Thursday, November 11, 2010

An Age Old Problem - Confidential enquiry into care of the elderly

Today the National Confidential Enquiry into Patient Outcome and Death (NCEPOD) published An Age Old Problem.

The report examines all deaths of patients over 80 occurring within 30 days of surgery.  The report which covers deaths in both NHS and private hospitals covers a three month period from April to June 2008.  In that period there were 1752 deaths.

The report highlights the lack of consideration of the patients’ pre-operative condition which in turn leads to poor outcomes after surgery.  It lists nutrition, deafness, poor sight and dementia amongst the possible pre-operative problems in elderly patients and recommends that before surgery they are assessed by specialists in medicine for the care of older people.  Other key factors in the high death rate in this age group are delays of more than 24 hours in carrying out emergency surgery and poor post operative observation.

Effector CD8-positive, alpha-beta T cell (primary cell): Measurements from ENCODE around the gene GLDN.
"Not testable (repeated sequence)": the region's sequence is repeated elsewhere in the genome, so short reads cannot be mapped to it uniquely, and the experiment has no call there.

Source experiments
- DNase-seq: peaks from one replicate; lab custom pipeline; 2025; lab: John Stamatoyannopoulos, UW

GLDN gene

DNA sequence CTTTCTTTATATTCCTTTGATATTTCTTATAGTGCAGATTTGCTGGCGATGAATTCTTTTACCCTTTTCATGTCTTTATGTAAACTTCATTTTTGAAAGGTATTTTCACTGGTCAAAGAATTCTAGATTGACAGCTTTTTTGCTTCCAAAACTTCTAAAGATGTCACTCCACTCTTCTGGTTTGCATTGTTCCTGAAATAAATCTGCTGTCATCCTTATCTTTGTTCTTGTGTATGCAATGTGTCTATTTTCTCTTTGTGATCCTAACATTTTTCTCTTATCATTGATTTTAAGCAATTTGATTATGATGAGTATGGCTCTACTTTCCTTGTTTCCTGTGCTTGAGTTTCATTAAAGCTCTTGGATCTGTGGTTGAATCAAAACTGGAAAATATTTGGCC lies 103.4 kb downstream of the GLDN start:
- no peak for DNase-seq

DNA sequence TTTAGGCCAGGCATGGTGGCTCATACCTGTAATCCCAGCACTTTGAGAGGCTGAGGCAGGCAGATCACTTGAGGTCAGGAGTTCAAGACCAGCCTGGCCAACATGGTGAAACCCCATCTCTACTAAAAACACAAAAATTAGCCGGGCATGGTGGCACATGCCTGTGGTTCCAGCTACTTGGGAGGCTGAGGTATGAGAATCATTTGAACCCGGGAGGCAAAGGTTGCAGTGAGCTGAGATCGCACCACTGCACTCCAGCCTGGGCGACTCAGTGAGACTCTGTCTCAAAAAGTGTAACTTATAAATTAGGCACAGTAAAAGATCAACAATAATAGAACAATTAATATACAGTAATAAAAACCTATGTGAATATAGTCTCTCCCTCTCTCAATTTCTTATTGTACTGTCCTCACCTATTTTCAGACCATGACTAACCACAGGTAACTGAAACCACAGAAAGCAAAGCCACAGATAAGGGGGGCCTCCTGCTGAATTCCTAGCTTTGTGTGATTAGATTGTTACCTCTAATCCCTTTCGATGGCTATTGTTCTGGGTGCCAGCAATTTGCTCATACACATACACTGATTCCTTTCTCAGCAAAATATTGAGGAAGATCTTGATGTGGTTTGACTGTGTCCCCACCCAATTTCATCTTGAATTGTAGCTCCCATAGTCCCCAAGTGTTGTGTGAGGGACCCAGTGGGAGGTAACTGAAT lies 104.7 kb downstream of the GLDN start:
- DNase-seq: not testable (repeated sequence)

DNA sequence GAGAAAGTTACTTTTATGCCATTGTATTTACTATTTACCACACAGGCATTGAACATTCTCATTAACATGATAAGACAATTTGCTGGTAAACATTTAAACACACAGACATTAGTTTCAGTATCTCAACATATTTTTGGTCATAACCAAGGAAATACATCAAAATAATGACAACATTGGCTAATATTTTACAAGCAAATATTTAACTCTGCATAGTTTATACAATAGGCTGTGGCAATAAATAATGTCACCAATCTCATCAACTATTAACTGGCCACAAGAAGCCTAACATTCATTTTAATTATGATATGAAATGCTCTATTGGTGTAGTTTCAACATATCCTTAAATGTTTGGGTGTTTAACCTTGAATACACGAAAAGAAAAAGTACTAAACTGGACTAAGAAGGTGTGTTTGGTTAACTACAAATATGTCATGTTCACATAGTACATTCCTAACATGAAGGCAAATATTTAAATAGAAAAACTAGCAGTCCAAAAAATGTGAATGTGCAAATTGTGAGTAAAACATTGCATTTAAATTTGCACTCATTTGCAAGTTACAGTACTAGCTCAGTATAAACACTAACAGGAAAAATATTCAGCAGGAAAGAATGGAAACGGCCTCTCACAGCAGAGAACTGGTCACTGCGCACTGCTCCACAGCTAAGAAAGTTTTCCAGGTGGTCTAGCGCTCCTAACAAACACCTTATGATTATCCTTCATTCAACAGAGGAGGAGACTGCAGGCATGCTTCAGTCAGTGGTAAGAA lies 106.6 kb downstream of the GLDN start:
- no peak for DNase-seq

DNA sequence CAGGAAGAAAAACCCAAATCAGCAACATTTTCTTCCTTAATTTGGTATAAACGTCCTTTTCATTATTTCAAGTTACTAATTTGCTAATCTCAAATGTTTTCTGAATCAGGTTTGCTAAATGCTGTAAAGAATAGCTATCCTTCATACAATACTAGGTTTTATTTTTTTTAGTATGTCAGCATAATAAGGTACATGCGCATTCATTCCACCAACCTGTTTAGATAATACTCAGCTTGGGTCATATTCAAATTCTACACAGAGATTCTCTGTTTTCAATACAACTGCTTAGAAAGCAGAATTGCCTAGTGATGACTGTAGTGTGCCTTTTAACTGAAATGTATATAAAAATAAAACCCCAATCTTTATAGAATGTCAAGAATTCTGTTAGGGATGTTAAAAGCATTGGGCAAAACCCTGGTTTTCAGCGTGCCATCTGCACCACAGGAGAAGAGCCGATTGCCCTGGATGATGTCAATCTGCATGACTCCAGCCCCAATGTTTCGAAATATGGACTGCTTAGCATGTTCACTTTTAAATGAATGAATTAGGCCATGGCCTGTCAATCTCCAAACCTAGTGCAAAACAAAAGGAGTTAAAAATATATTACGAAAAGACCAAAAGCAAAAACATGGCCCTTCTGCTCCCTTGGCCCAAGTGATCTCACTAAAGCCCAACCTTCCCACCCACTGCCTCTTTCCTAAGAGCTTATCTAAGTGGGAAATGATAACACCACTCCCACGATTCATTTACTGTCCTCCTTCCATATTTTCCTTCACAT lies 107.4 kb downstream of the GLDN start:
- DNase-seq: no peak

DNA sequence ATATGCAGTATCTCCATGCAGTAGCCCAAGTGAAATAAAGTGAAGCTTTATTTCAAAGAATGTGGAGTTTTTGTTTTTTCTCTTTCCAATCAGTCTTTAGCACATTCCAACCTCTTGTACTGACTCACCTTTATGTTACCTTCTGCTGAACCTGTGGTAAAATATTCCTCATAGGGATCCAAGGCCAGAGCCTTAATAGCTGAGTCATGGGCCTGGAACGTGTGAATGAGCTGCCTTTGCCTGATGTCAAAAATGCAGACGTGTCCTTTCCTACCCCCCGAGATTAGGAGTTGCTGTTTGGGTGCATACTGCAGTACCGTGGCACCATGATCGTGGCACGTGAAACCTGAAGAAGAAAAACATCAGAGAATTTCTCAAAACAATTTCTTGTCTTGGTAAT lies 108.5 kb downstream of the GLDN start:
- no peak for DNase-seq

Time and again AvMA sees problems arising with care of the elderly in our hospitals.  We see failure to allow for their special needs and a general attitude that elderly people’s health problems are just part of the aging process but that little can be done.  Whereas, as the report concludes, recognition of the problems and properly addressing them before surgery can lead to significantly better outcomes for this group of patients.

We have also seen terrible examples of poor basic care of the elderly.  We have assisted relatives of patients at the Gosport War Memorial Hospital where an inquest last year found that in some cases there was inappropriate use of sedation that may have contributed to the person’s death.  And now at the Stafford Inquiry we hear accounts of (not exclusively elderly) patients lying in soiled beds, so thirsty one patient was seen to drink from a flower vase,.

The evidence cited in the NCEPOD report and currently being heard at the Stafford Inquiry is nothing short of a disgrace, elderly people are being let down by healthcare providers in every possible way.  By the accounts of the nursing care at Stafford the patients were being denied even the most basic care in relation to nutrition and hygiene and by this report there is a failure to provide the specialist help these patients need for their complex health needs.

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